What Are Communication Models? Communication Models In A Nutshell

Communication models explain the social process of communication. Each model explains the development of communication while emphasizing different parts of the communication process.

Understanding communication models

Communication models are useful because they provide a visual representation of the complex interactions that occur during communication.

That is, they distill the basic structure of communication into a more digestible form. They also identify the various elements involved and how different parts of the process interact or are interrelated. 

The first major model for communication, the Shannon-Weaver model, was developed by Claude Shannon with an introduction by Warren Weaver in 1948.

Both were engineers working for Bell Telephone Labs who were tasked with ensuring that telephone cables and radio waves were operating at maximum efficiency.

In the following decades, the Shannon-Weaver model was adapted and expanded by other communication theorists and scholars.

Today, there are generally accepted to be eight major communication models spread across three distinct categories. We will take a look at these categories and models in the following sections.

The three communication model categories

Linear

linear-model-of-communication
The linear model of communication is a relatively simplistic model envisaging a process in which a sender encodes and transmits a message that is received and decoded by a recipient. The linear model of communication suggests communication moves in one direction only. The sender transmits a message to the receiver, but the receiver does not transmit a response or provide feedback to the sender.

Which describes communication as a one-way process involving a sender, message, and receiver. Linear models were developed at a time when one-way communication was the only way to transmit messages.

For example, an individual with a radio could hear a message transmitted by the radio announcer without being able to transmit a message in return.

As a result, little credence was given to the role the receiver played in communication.

Interactive

These models describe communication as a process where two or more individuals take turns as both the sender and receiver.

Interactive models also consider how feedback is given on transmitted messages in both a physical and psychological context.

This makes communication a two-way, interactive process where each individual works to maintain the conversation.

Transactional

transactional-model-of-communication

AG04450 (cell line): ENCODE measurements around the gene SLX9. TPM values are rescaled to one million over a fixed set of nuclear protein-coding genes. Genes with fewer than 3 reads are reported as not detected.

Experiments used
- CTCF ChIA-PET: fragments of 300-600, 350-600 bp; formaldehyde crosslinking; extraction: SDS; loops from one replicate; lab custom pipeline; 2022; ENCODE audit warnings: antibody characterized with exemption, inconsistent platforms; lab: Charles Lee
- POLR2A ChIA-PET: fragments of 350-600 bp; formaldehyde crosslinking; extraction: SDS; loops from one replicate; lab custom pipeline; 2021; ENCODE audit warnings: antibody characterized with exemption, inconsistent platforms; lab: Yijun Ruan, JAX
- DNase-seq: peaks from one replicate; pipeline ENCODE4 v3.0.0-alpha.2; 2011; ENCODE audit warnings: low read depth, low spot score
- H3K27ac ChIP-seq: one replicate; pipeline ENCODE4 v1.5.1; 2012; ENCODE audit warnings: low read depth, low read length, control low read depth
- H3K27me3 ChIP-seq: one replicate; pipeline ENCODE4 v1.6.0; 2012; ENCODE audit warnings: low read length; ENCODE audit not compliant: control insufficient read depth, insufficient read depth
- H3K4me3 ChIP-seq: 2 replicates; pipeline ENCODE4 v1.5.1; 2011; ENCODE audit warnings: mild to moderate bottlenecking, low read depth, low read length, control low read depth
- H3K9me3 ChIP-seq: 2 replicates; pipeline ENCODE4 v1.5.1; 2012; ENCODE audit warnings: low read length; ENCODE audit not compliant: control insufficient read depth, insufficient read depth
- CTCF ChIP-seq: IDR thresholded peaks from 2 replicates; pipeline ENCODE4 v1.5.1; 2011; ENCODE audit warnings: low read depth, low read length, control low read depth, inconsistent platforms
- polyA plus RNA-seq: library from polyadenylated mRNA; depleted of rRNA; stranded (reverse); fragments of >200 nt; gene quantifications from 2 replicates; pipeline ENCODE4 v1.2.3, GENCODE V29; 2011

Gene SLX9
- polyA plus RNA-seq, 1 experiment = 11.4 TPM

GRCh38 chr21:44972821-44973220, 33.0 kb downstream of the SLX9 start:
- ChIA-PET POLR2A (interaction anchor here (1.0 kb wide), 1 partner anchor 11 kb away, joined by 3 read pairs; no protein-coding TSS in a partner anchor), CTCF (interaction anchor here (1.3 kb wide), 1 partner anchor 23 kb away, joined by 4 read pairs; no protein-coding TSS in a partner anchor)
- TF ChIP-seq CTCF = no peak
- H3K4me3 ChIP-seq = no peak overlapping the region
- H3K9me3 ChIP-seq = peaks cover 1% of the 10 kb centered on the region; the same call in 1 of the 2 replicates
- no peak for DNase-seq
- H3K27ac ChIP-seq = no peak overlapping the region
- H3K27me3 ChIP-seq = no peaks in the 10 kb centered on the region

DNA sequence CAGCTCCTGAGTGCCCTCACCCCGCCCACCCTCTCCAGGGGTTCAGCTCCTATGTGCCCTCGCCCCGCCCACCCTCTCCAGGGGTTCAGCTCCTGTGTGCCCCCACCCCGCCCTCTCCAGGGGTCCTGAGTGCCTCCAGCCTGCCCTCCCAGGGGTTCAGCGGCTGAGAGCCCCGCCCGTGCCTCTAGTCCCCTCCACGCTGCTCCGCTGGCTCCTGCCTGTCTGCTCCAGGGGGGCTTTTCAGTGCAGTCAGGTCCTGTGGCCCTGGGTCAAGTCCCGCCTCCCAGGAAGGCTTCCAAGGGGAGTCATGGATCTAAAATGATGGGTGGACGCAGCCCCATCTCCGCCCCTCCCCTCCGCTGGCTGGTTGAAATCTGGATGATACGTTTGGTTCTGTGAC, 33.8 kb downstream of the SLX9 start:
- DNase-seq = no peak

The transactional model of communication describes communication as a two-way, interactive process within social, relational, and cultural contexts. The transactional model of communication is best exemplified by two models. Barnlund’s model describes communication as a complex, multi-layered process where the feedback from the sender becomes the message for the receiver. Dance’s helical model is another example, which suggests communication is continuous, dynamic, evolutionary, and non-linear.

Transactional models consider the communication process in terms of social, relational, and cultural contexts. Instead of senders and receivers, individuals are called communicators.

These individuals don’t just communicate to send messages. Rather, communication helps them create relationships, alliances, and social communities through dialogue.

Transactional models also influence notions of self.

Examples of communication models

Below is a look at a few of the eight major communication models:

Lasswell’s model

lasswell-communication-model
The Lasswell communication model is a linear framework for explaining the communication process through segmentation. Lasswell proposed media propaganda performs three social functions: surveillance, correlation, transmission. Lasswell believed the media could impact what viewers believed about the information presented.

A basic, linear framework for analyzing one-way communication by asking five questions: Who? Said what? Through which channel? To whom? With what effects?

Berlo’s SMCR model

berlos-smcr-model
Berlo’s SMCR model was created by American communication theorist David Berlo in 1960, who expanded the Shannon-Weaver model of communication into clear and distinct parts. Berlo’s SMCR model is a one-way or linear communication framework based on the Shannon-Weaver communication model.

The SMCR model

linear-model-of-communication
The linear model of communication is a relatively simplistic model envisaging a process in which a sender encodes and transmits a message that is received and decoded by a recipient. The linear model of communication suggests communication moves in one direction only. The sender transmits a message to the receiver, but the receiver does not transmit a response or provide feedback to the sender.

The sender-message-channel-receiver model separated the Shannon-Weaver model into clear parts and has since been expanded upon itself. Theorist David Berlo introduced factors that influenced the two-way communication process, including awareness level, social system, attitude, and cultural system.

Osgood-Schramm model

An interactive model which looks at reciprocal communication and how each participant has to encode, decode, and interpret a message for maximum effectiveness.

The model also encourages practitioners to consider the impact their messages have on the receiver, both desired and undesired.

Barnlund’s model

A dynamic, two-way transactional communication model which suggests the sending and receiving of messages occurs simultaneously.

Messages are passed back and forth almost imperceptibly, with constant feedback provided by both parties serving as the message that is transmitted.

Dance’s helical model